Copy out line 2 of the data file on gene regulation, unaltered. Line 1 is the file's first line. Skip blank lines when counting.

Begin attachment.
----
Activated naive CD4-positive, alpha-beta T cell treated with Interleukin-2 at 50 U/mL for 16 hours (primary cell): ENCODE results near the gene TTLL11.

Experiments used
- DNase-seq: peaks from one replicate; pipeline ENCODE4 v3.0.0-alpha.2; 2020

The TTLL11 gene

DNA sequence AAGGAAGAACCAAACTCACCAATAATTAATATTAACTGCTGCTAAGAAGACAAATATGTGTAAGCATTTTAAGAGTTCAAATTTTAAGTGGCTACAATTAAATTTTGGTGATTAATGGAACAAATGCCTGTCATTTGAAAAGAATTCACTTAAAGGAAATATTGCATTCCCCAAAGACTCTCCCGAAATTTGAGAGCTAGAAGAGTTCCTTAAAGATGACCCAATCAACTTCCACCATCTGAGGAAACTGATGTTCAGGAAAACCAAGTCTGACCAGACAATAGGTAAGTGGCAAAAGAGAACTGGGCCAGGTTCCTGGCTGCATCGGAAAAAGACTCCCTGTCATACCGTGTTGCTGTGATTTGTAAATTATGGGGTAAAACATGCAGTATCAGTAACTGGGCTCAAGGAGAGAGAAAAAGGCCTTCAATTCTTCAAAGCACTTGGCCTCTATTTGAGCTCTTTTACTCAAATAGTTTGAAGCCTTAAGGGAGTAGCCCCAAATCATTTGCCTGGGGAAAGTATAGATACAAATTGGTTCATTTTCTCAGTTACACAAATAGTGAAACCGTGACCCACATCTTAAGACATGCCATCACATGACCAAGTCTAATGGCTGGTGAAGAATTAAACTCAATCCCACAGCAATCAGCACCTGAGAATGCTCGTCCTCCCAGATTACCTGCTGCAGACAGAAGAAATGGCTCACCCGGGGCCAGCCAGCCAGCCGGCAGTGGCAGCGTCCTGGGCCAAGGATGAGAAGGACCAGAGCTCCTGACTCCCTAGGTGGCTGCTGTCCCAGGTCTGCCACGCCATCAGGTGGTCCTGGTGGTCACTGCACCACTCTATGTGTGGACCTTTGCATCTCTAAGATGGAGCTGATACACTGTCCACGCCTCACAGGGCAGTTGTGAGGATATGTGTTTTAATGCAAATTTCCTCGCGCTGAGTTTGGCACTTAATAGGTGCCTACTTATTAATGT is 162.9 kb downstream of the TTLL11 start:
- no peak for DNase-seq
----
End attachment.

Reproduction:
Experiments used